Thursday, May 5, 2011

Why I Don’t Celebrate Cinco de Mayo

By Zach Foster

I fail to see how and why any self-respecting Mexican-American would feel pride in celebrating a “holiday” that has little or no symbolic value and absolutely no cultural or social value as it is celebrated in the United States.  Cinco de Mayo—or Drinko de Mayo, as it is known by police departments throughout the U.S. and by their annual overnight guests—is more of an insult to our culture than words can express.

Contrary to popular belief, May 5th is NOT the Mexican Independence Day (that’s the 16th of September), but rather the date of the Battle of Puebla, in which the Mexican Army defeated the invading French Army.  As cool as this may sound (mostly because the French violated the Monroe Doctrine and deserved the 1866 uprising they got), this victory, which was of little strategic importance, is belittled by the fact that the Mexican army LOST THE WAR.  The loss of the war to the French led to the formation of the Second Mexican Empire with Austrian Archduke Maximilian established as Emperor of Mexico.  Celebrating one victorious battle in a lost war is akin so Southerners throwing a party to commemorate the First Battle of Bull Run despite a certain indiscretion that occurred in April of 1865, or of Americans celebrating how much Viet Cong tail was kicked during the Tet Offensive, despite the fall of South Vietnam seven years later.  Clearly this fake holiday, which has little to commemorate, is simply an excuse to party.  This is nothing special, since my friends and I party all the time anyway.

The original purpose of inventing the holiday was to introduce Chicano studies into school curriculum—an honorable endeavor, since Mexican-Americans have made great contributions to this country’s history and traditions.  Countless Chicanos in this country are teachers, firefighters, police officers, and statesmen, and countless Chicanos have demonstrated their patriotism to the U.S.A. in combat, from the mountains of Korea and the jungles of Vietnam to the deserts of Afghanistan and Iraq—not to mention the earlier wars in which they aided the Stars and Stripes and even the Stars and Bars (ever heard of Texas and Florida?).  Being one of the largest ethnic groups in the country, it is absolutely beneficial for the sake of cultural and historical understanding that Chicanos are represented in school curriculum.  Unfortunately, celebrating September the 16th is too much of a pain in the neck because it falls at the beginning of the school year—bad time for a holiday—and is also shadowed by the lingering sadness of September 11th.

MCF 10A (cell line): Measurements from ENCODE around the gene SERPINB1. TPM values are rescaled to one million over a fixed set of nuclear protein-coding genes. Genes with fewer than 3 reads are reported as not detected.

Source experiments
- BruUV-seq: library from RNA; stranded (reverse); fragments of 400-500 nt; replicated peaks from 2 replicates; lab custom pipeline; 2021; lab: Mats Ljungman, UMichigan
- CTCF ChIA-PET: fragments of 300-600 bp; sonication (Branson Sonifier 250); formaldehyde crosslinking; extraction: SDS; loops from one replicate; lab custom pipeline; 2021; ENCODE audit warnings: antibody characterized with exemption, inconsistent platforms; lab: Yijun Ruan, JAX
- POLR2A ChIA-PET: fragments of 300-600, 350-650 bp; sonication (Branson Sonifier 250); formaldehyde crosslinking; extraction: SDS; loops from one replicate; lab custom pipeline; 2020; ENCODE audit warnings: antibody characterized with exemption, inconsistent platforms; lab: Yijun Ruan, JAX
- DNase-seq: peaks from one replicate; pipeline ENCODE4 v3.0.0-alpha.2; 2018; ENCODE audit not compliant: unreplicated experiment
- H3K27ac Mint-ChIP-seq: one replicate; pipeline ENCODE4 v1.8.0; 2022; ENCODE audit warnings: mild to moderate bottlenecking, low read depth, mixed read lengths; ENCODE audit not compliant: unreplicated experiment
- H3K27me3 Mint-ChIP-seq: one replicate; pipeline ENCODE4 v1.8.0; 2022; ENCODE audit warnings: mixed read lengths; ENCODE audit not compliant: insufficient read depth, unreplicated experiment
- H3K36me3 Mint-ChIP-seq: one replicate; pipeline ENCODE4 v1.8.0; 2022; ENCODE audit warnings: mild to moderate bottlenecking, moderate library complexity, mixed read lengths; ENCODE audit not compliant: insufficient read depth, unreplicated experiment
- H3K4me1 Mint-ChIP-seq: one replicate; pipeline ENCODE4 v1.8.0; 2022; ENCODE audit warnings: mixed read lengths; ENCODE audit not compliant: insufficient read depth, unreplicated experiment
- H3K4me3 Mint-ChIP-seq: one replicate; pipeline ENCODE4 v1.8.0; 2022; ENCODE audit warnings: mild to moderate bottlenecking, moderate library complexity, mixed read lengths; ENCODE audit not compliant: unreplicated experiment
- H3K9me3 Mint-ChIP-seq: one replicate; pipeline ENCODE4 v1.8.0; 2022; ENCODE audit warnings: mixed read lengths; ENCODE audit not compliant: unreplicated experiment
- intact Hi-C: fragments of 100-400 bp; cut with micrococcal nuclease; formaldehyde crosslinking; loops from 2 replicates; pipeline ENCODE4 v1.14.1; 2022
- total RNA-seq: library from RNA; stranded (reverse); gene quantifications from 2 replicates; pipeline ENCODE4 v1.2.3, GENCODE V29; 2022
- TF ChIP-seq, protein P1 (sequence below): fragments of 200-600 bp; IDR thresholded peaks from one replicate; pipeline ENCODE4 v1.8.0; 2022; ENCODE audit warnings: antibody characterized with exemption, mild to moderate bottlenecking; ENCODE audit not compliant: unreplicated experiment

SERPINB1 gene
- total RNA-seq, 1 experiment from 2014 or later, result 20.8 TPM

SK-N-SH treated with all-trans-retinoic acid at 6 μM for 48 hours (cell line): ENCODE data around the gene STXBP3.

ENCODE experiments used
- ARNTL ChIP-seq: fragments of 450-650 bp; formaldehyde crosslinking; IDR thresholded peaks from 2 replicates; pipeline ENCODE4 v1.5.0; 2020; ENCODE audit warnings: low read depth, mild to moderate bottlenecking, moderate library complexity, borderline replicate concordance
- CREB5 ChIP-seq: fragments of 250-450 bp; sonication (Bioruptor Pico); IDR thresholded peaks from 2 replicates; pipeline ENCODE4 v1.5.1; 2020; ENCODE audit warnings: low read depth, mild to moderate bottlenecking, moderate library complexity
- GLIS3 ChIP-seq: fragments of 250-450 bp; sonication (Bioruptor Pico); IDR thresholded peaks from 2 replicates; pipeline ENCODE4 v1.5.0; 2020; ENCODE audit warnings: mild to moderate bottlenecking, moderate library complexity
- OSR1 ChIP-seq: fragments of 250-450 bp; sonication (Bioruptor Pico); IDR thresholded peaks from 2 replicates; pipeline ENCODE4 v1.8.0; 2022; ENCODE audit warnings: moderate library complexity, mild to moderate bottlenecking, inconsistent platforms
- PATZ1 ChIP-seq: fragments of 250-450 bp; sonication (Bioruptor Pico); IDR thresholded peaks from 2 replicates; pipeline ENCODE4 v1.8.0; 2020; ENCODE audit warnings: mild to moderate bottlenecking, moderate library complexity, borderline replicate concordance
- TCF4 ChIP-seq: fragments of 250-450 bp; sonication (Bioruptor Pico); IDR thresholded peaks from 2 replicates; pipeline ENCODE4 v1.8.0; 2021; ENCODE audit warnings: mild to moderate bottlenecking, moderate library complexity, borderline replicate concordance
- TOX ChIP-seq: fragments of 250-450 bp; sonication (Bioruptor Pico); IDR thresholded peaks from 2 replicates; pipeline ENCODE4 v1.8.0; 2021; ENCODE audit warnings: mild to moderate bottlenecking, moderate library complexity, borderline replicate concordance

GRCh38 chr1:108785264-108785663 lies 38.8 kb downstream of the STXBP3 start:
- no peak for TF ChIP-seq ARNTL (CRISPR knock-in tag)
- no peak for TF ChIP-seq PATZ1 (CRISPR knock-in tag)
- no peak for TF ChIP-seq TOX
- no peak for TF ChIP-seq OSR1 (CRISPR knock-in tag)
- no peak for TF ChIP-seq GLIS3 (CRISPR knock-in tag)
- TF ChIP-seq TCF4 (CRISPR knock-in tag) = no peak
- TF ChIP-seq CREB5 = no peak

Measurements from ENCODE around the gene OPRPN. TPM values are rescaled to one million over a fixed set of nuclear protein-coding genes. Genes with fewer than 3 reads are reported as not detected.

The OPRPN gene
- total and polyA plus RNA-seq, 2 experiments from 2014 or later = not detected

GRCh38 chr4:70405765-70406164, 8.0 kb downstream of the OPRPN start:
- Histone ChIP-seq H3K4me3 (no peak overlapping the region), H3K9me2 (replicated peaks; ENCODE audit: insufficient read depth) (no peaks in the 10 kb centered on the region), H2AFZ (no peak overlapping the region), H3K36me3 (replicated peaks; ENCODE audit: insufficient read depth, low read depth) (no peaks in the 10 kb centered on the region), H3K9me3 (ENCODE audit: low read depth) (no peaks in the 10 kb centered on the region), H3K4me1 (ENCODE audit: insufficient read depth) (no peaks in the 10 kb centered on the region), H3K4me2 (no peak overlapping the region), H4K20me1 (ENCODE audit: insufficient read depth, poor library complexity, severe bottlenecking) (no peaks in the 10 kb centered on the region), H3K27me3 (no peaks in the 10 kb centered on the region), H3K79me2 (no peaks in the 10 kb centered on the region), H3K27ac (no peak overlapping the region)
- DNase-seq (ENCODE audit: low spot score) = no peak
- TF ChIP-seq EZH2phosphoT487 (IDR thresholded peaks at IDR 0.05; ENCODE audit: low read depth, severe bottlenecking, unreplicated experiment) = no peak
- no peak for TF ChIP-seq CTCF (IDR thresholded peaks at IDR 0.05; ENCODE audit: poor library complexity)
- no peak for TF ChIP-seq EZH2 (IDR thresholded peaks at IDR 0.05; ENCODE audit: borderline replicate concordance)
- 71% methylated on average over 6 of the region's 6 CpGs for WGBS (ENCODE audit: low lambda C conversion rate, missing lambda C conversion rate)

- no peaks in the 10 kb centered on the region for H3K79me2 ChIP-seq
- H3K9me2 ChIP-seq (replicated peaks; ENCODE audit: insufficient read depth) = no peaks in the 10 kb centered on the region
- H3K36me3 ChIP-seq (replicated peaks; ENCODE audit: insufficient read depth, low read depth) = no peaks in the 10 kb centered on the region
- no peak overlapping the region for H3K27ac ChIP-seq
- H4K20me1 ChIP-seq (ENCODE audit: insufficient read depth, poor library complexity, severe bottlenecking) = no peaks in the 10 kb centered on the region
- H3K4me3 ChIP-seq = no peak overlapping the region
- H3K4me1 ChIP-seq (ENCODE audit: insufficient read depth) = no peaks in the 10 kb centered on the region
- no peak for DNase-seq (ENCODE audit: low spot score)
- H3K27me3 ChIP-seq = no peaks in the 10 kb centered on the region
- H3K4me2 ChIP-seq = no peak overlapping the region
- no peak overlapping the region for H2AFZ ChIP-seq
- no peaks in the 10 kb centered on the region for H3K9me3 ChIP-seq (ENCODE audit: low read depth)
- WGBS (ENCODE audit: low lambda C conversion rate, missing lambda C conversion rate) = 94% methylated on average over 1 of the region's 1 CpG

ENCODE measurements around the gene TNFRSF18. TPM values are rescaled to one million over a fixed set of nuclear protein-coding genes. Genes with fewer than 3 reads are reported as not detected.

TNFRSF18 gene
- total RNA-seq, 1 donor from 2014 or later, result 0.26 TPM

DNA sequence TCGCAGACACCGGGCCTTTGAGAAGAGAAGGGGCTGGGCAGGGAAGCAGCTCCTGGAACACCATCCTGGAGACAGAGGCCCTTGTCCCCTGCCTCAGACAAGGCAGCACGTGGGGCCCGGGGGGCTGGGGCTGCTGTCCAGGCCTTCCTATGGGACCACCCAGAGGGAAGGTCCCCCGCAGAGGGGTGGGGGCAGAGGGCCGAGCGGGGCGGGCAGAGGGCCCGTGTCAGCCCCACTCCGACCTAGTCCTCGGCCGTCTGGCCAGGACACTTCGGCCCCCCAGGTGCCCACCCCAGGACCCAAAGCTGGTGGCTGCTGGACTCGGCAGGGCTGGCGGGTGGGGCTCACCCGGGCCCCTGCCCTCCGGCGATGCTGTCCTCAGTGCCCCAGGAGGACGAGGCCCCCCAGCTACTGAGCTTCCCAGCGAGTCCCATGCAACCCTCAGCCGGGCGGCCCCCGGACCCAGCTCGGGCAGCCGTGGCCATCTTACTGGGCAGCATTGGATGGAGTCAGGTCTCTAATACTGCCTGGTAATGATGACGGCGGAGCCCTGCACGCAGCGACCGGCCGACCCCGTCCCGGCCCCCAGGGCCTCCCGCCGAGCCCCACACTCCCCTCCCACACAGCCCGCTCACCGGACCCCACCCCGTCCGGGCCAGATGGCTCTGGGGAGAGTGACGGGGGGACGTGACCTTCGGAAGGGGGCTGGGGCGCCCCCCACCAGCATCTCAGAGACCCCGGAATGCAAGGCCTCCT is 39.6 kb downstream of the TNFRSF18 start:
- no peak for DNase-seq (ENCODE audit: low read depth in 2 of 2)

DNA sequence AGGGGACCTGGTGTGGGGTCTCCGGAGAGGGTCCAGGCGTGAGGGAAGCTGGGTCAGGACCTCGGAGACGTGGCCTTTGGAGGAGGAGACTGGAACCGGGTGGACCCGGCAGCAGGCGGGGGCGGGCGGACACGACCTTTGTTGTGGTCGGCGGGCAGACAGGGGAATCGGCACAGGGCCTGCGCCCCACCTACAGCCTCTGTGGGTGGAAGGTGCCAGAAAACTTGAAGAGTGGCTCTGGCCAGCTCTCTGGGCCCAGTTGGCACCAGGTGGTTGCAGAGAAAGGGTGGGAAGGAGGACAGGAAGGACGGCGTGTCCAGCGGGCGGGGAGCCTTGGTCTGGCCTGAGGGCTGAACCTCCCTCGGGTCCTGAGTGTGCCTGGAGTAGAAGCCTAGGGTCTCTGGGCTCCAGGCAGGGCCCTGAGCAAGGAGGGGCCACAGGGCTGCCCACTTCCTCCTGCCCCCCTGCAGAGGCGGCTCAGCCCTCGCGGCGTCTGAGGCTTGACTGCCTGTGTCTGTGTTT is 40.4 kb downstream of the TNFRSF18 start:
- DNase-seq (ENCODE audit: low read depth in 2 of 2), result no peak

What Chicanos should have gotten and what they actually got is very different and unfortunate.  Even within Mexico, Cinco de Mayo is only regionally celebrated—mostly within the state of Puebla—and not for the purpose of cultural enrichment but more as a reminder of a historical event—akin to having a barbeque following the local Civil War reenactment, though a barbeque less spectacular than those on July 4th and Labor Day.  Unfortunately, within the United States this has led to foolhardy celebrations of the abstract.  Some are rather tasteful festivals in which dancers, artists, and cooks display the regional art forms and cuisine native to Puebla (which is already done in Puebla and by descendants of Puebla emigrants—and on a greater scale—on September 16th and Day of the Dead).  Unfortunately, the vast majority of Cinco de Mayo celebrations in the States are foolish efforts at cultural enrichment, spearheaded by Chicano nationalists whose ignorance is matched only by their militancy, in which tacos and burritos are consumed in a Roman fashion, followed by downing as many bottles of Dos Equis, Tecate, and Corona as humanly possible, with the hopes of dodging both law enforcement and alcohol poisoning.